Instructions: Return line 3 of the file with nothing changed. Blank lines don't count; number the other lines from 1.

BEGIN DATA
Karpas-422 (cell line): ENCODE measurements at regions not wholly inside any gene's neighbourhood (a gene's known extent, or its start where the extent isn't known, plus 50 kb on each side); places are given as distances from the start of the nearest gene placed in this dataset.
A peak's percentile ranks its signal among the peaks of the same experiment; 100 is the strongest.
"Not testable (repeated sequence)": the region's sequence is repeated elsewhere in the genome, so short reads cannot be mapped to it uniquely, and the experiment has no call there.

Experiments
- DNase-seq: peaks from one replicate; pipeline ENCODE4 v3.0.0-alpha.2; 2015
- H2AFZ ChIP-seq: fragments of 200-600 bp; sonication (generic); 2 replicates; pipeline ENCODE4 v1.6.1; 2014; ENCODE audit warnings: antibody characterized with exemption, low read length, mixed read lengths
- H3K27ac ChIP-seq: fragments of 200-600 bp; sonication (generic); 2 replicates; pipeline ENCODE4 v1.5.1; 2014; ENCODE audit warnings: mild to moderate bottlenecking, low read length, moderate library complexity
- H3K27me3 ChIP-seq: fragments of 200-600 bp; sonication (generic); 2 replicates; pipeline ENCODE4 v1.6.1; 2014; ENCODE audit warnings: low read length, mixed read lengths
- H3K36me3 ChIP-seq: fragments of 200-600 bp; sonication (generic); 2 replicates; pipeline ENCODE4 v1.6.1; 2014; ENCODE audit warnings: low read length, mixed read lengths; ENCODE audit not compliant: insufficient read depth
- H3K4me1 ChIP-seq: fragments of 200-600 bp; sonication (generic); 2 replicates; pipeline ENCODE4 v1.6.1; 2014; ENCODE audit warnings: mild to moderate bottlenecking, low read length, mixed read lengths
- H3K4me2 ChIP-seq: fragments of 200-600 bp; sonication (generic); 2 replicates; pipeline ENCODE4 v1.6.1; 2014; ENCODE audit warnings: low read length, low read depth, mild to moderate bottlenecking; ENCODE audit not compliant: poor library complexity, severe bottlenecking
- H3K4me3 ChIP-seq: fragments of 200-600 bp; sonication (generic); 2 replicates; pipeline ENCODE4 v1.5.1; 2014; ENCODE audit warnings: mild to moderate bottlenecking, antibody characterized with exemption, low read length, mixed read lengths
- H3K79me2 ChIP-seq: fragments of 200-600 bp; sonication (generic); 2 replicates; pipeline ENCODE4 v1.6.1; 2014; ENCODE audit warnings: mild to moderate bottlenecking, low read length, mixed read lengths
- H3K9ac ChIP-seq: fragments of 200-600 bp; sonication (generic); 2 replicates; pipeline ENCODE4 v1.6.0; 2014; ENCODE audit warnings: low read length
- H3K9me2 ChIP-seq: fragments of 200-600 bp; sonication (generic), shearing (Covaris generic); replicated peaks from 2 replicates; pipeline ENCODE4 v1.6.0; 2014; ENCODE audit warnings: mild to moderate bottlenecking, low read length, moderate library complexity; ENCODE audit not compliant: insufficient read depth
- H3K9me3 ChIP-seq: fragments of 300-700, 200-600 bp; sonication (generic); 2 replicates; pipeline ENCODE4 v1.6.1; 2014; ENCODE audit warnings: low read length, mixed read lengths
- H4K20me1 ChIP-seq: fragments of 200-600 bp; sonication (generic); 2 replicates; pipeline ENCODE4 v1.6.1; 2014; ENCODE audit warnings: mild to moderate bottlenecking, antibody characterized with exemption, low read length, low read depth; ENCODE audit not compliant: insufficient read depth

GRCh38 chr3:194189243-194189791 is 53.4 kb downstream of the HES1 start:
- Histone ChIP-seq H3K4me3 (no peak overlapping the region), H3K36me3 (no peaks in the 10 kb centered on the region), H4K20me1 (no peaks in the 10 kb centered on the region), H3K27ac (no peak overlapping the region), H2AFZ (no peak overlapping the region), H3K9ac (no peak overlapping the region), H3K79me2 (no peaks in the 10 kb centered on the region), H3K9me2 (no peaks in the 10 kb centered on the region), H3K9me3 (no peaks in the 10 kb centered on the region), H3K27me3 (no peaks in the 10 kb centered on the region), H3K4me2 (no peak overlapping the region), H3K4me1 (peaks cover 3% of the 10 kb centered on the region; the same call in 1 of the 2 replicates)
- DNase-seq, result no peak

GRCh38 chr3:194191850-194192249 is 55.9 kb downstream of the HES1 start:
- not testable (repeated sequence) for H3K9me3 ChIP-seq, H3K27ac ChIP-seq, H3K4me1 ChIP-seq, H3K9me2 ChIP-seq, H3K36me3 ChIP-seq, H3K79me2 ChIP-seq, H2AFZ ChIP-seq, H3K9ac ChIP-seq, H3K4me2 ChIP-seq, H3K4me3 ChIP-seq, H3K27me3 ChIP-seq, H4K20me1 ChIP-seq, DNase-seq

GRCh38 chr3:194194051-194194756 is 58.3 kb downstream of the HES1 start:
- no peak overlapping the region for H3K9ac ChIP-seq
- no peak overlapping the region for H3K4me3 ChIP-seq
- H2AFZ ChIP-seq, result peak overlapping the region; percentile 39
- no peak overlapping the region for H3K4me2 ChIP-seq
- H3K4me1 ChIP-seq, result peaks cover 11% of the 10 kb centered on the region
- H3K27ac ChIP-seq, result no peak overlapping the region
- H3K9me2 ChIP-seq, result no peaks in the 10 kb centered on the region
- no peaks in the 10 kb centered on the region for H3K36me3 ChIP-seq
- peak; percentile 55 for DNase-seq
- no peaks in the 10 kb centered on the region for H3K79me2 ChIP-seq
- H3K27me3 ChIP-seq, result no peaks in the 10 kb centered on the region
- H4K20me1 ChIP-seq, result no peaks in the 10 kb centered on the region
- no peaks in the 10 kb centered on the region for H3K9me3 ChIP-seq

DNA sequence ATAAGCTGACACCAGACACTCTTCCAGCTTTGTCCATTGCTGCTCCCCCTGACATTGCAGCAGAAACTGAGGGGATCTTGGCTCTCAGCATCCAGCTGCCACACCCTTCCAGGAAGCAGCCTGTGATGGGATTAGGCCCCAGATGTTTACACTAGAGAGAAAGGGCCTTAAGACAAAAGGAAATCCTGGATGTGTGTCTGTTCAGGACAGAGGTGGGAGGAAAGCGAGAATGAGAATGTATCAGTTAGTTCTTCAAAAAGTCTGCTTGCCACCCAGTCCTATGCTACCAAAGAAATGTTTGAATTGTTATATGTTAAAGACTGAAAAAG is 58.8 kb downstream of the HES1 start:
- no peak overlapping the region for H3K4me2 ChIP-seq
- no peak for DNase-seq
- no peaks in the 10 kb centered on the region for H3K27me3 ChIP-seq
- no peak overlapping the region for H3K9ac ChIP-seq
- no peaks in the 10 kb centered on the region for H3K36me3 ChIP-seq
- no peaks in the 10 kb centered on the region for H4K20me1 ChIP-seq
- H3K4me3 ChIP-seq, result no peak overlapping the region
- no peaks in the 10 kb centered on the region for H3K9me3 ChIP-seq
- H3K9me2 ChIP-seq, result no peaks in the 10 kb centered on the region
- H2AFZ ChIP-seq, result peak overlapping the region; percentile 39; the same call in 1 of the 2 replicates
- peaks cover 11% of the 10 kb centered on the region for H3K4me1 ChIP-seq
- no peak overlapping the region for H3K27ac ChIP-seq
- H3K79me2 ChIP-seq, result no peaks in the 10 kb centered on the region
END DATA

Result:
"Not testable (repeated sequence)": the region's sequence is repeated elsewhere in the genome, so short reads cannot be mapped to it uniquely, and the experiment has no call there.